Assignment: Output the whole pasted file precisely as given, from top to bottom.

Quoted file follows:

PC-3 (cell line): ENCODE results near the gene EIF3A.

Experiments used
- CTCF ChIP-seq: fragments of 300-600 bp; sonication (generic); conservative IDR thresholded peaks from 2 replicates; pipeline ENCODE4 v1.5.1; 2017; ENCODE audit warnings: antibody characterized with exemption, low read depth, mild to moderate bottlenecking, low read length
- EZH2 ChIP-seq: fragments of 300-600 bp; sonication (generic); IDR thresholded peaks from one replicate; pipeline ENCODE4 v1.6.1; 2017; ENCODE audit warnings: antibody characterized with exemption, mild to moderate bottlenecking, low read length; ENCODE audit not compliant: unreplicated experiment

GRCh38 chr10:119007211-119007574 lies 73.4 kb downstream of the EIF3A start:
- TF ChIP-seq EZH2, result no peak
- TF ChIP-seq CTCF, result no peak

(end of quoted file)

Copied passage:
PC-3 (cell line): ENCODE results near the gene EIF3A.

Experiments used
- CTCF ChIP-seq: fragments of 300-600 bp; sonication (generic); conservative IDR thresholded peaks from 2 replicates; pipeline ENCODE4 v1.5.1; 2017; ENCODE audit warnings: antibody characterized with exemption, low read depth, mild to moderate bottlenecking, low read length
- EZH2 ChIP-seq: fragments of 300-600 bp; sonication (generic); IDR thresholded peaks from one replicate; pipeline ENCODE4 v1.6.1; 2017; ENCODE audit warnings: antibody characterized with exemption, mild to moderate bottlenecking, low read length; ENCODE audit not compliant: unreplicated experiment

GRCh38 chr10:119007211-119007574 lies 73.4 kb downstream of the EIF3A start:
- TF ChIP-seq EZH2, result no peak
- TF ChIP-seq CTCF, result no peak